+ Hiromu Takahashi (6 points) vs Alex Zayne (8 points) (A Block Match): this was really, really good. I have completely turned the corner on Zayne in the last few matches, and Hiromu is always at his best when you think he is going to win, and he kills himself for it anyway. There were two sick powerbombs in this match, one from each guy, and I am al for it. Zayne, you have won me over and I was a fool to have doubted you
+ Master Wato (4 points) vs Wheeler YUTA (6 points) (B Block Match): this was easily Yuta’s best match, but mostly because he was just demolishing Wato for 90% of the time between the bells. Wato has flashes of good stuff now and then, and Yuta is at his best when there is a story behind his matches, so something like ‘scratching and clawing to make the finals’ against Wato’s ‘will do anything to remain in contention’ was compelling enough
+ SHO (6 points) vs Ace Austin (10 points) (A Block Match): I didn’t like Austin’s chances going into this one, as SHO is back at his House of Torture best, and Austin already got the lucky(ish) win over Ishimori. I was therefore pleasantly surprised at the way this match went – win, lose or draw for either competitor – and it has reinforced my thoughts that Ace Austin has been the absolute standout of this tournament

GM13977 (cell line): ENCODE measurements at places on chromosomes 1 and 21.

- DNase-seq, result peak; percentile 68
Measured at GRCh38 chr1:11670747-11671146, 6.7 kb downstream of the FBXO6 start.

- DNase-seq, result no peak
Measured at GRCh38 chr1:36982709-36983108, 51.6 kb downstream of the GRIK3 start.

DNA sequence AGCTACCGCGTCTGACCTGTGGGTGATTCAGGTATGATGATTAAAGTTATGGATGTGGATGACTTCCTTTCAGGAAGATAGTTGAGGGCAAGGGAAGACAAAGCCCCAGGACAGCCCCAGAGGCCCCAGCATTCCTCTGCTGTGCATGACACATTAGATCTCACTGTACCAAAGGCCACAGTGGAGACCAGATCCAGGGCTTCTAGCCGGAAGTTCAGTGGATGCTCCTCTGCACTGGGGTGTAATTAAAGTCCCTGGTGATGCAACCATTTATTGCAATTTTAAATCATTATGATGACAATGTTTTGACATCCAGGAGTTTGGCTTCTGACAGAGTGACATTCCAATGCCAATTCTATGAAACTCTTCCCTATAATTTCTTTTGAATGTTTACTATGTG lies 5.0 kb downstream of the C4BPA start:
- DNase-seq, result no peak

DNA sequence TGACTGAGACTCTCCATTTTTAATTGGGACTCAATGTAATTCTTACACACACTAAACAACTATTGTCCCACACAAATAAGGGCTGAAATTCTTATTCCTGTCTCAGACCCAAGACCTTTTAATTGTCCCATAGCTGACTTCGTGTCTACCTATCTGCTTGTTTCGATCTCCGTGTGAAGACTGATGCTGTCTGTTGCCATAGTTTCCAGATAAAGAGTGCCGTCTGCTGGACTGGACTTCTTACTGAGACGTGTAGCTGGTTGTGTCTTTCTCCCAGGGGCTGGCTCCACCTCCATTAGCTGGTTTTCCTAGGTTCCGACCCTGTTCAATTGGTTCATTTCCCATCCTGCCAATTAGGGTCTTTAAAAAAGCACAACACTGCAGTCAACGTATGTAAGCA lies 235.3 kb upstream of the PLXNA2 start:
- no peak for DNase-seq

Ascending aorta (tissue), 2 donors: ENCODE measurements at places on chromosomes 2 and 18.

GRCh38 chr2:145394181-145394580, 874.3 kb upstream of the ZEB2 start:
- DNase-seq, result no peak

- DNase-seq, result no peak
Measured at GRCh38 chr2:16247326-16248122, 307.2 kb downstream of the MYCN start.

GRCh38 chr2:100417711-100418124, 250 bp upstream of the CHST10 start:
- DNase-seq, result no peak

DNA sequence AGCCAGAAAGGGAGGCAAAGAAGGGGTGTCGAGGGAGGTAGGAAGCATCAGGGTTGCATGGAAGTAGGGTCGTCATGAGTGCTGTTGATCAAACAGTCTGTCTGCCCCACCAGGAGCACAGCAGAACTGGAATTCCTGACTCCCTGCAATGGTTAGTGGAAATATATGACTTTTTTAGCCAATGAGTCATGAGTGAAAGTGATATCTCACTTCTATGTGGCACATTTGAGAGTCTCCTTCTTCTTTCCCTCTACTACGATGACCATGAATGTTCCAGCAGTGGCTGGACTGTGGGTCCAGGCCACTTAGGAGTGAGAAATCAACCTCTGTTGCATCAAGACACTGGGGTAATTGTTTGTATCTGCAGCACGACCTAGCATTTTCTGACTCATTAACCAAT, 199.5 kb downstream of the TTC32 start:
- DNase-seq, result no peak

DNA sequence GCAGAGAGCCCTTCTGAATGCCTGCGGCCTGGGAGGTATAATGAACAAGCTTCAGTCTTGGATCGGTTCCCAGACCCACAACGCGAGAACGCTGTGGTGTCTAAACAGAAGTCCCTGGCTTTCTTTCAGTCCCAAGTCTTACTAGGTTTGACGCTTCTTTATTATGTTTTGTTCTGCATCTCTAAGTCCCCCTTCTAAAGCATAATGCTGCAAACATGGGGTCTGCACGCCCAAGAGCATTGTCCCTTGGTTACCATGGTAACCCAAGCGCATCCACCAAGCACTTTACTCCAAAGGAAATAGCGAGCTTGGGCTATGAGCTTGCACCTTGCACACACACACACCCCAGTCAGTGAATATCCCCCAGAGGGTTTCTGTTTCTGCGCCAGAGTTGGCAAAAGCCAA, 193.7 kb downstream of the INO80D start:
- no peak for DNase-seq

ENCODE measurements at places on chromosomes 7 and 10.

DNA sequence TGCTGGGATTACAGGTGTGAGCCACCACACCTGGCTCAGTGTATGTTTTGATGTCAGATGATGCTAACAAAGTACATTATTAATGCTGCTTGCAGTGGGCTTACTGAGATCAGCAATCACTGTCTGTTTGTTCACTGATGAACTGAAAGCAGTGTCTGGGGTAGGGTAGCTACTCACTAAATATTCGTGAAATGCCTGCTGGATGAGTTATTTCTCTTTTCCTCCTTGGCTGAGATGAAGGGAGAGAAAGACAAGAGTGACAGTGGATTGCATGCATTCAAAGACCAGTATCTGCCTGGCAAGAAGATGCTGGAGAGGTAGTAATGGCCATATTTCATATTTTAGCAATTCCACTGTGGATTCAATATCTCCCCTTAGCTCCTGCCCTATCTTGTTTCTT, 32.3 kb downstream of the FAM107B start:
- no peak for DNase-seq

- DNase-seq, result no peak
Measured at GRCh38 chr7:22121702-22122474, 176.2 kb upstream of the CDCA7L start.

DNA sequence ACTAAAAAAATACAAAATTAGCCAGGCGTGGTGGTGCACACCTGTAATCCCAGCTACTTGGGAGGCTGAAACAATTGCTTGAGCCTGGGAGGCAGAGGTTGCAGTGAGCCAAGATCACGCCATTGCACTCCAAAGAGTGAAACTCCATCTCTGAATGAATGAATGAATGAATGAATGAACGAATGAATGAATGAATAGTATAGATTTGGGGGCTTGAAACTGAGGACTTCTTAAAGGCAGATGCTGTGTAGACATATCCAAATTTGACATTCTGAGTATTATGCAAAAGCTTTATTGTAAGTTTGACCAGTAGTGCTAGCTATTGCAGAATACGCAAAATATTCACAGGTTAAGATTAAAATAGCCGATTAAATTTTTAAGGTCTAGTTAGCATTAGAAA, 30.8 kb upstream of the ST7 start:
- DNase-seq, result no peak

+ Taiji Ishimori (8 points) vs Clark Connors (6 points) (A Block Match): this was a good match that would have been great if it had some more time. Connors got to really show off his power, and Ishimori had that aggressive streak to play with after his recent tournament results. Clark is still so new, but I really can see him in the mix for this junior title down the road

Robbie Eagles (6 points) vs El Lindaman (8 points) (B Block Match): I’m ready to be proven wrong, but I just couldn’t get into this for the simple reason that I don’t believe either guy will win the block. Both guys already had their big showings against Desperado or ELP (or both), but I just truly think the finale will come down to those two, Despy or ELP. Watch me get proven wrong by this time tomorrow